Peter Donkor argues that the democratisation of our social lives is contingent upon a democratic political sphere. Doubling down on 'spillover theory', he urges governments to lead bolder democratisation efforts to show how ever-more democratic procedures are, indeed, preferable to authoritarian regimes and authoritarianism at home, school, work, and beyond
The global issue (it is truly a world problem for the Anthropos) of an absence of meaningful democracy from our social lives has been neglected for too long. To address this, we must invest in direct democracy practices, universal and equal access to voter registration, voting, and political education. Governments must reform existing electoral systems, and promote the growth of a strong civil society. This is a tall order, even for the world's so-called advanced or developed democratic countries.
I urge governments to invest in, and to lead, bold and evidence-led democratisation programmes in all these areas. Democratic gains can make people reject authoritarianism in their personal or social lives. Spillover theory underscores this belief. It posits that democratic gains in one sphere of life, such as the political, can feed – or spill over – into other spheres, like the social. Researchers have observed this dynamic between governments and private firms.
Initiatives such as automatic voter registration, same-day registration, and pre-registration of 16- and 17-year-olds all improve the quality of participatory democracy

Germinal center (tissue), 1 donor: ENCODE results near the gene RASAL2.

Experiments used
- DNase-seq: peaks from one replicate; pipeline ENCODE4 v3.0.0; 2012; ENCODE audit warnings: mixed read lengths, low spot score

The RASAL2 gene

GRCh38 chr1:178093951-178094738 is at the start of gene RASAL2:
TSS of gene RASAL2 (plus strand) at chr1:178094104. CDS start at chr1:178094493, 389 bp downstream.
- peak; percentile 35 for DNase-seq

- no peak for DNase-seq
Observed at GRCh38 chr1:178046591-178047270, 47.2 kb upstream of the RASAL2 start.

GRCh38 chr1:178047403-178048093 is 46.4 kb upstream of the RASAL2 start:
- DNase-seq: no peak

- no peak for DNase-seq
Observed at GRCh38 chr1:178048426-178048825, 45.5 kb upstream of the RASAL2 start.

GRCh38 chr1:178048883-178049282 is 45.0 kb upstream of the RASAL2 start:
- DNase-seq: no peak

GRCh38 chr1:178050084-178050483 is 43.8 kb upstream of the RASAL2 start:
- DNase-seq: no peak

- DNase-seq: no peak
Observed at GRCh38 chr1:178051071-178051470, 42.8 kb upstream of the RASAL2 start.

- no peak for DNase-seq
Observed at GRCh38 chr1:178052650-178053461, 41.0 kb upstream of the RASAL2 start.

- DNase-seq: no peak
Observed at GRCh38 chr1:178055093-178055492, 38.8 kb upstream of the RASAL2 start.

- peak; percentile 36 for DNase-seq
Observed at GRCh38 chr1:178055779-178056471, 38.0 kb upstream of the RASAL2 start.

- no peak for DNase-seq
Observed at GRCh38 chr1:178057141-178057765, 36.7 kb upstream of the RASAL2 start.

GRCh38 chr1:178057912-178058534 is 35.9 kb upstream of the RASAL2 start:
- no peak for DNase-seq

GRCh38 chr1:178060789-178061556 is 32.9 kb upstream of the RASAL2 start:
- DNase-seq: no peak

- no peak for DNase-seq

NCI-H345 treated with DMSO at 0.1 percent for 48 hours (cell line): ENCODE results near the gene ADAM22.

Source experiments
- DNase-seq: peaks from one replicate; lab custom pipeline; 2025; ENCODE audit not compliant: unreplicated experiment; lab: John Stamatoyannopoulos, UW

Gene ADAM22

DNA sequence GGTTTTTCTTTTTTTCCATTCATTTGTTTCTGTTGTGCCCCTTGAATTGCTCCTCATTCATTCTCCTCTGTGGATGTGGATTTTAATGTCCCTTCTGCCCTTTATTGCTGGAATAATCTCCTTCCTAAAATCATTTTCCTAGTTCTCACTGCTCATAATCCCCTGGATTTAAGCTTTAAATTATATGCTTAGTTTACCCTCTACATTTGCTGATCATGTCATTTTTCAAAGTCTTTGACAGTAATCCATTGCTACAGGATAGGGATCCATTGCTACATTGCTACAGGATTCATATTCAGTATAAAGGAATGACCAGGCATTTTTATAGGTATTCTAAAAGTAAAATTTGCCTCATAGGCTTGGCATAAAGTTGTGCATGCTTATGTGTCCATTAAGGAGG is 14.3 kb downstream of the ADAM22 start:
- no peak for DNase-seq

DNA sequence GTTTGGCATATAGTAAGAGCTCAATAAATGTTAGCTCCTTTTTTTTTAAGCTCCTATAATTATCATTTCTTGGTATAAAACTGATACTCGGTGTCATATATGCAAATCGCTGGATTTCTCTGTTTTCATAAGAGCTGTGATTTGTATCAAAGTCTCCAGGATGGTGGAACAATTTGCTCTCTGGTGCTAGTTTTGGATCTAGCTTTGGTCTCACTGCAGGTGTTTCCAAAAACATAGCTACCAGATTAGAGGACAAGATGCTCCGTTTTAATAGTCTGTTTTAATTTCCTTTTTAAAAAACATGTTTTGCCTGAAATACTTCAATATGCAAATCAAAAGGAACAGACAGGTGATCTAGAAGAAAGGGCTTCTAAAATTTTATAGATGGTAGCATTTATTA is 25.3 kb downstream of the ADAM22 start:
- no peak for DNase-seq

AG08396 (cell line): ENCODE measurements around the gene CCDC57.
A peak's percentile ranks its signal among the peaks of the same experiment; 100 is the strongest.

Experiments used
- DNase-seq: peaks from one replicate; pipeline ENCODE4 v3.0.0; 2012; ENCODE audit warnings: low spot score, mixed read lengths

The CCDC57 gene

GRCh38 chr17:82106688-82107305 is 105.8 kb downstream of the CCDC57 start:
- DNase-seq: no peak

Direct democracy is a system of participatory decision-making that gives citizens power to make decisions on policy directly, without representatives. Participatory budgeting, citizens' assemblies, and online voting platforms are all examples of direct democracy that allow citizens to prioritise their interests and have a direct say in the allocation of public funds. To ensure that citizens use these practices effectively, access to voter registration, voting, and political education must expand. Initiatives such as automatic voter registration, same-day registration, and pre-registration of 16- and 17-year-olds can help achieve this.
Existing electoral systems must reform to ensure that citizens enjoy meaningful representation. Through measures such as ranked-choice voting, proportional representation, and the elimination of partisan gerrymandering, citizens can make their voices heard. A vibrant civil society is also necessary to ensure citizens can participate meaningfully in decision-making, and advocate for their interests. Accomplishing this involves strengthening the rights of unions, NGOs, and other civil society organisations.
To enhance the prospects of embedding meaningful democracy into social lives, global collaboration, and cooperation on democratic issues, are crucial. International organisations including the United Nations and European Union have, for example, been key in promoting democracy and human rights.
Additionally, harnessing the power of democratically-made pro-democracy technologies can help ensure that all citizens have access to political education and voter registration, and can participate in dialogue and debate. Finally, reducing economic inequality is also necessary to ensure that everyone has access to meaningful democracy. Improved access to education, enhanced employment opportunities, and adequate financial support will all help achieve this.